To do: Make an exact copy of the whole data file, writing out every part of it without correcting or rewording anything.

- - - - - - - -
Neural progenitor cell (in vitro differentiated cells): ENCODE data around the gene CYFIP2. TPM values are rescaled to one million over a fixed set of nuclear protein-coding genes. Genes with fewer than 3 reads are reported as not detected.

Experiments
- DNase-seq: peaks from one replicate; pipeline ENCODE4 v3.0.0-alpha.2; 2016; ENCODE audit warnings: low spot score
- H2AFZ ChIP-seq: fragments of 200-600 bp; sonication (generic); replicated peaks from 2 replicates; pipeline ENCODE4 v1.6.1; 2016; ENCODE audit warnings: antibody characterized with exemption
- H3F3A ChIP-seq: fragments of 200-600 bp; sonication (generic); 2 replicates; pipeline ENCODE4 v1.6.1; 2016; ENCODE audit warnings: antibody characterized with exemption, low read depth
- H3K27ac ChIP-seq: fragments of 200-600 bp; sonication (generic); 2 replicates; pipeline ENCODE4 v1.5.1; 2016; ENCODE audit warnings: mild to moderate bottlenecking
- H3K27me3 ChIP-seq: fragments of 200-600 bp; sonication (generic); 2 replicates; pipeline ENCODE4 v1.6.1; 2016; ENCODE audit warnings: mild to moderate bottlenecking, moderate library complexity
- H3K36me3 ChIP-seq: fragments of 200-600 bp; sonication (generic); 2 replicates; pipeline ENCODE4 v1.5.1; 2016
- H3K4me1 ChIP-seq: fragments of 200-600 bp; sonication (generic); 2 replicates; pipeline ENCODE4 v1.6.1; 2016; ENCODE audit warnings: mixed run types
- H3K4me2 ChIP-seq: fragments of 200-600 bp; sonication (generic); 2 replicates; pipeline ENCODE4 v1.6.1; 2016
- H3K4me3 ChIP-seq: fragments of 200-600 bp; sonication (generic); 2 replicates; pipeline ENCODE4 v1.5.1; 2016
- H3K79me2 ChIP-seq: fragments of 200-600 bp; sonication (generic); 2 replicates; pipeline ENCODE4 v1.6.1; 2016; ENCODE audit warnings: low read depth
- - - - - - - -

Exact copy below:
Neural progenitor cell (in vitro differentiated cells): ENCODE data around the gene CYFIP2. TPM values are rescaled to one million over a fixed set of nuclear protein-coding genes. Genes with fewer than 3 reads are reported as not detected.

Experiments
- DNase-seq: peaks from one replicate; pipeline ENCODE4 v3.0.0-alpha.2; 2016; ENCODE audit warnings: low spot score
- H2AFZ ChIP-seq: fragments of 200-600 bp; sonication (generic); replicated peaks from 2 replicates; pipeline ENCODE4 v1.6.1; 2016; ENCODE audit warnings: antibody characterized with exemption
- H3F3A ChIP-seq: fragments of 200-600 bp; sonication (generic); 2 replicates; pipeline ENCODE4 v1.6.1; 2016; ENCODE audit warnings: antibody characterized with exemption, low read depth
- H3K27ac ChIP-seq: fragments of 200-600 bp; sonication (generic); 2 replicates; pipeline ENCODE4 v1.5.1; 2016; ENCODE audit warnings: mild to moderate bottlenecking
- H3K27me3 ChIP-seq: fragments of 200-600 bp; sonication (generic); 2 replicates; pipeline ENCODE4 v1.6.1; 2016; ENCODE audit warnings: mild to moderate bottlenecking, moderate library complexity
- H3K36me3 ChIP-seq: fragments of 200-600 bp; sonication (generic); 2 replicates; pipeline ENCODE4 v1.5.1; 2016
- H3K4me1 ChIP-seq: fragments of 200-600 bp; sonication (generic); 2 replicates; pipeline ENCODE4 v1.6.1; 2016; ENCODE audit warnings: mixed run types
- H3K4me2 ChIP-seq: fragments of 200-600 bp; sonication (generic); 2 replicates; pipeline ENCODE4 v1.6.1; 2016
- H3K4me3 ChIP-seq: fragments of 200-600 bp; sonication (generic); 2 replicates; pipeline ENCODE4 v1.5.1; 2016
- H3K79me2 ChIP-seq: fragments of 200-600 bp; sonication (generic); 2 replicates; pipeline ENCODE4 v1.6.1; 2016; ENCODE audit warnings: low read depth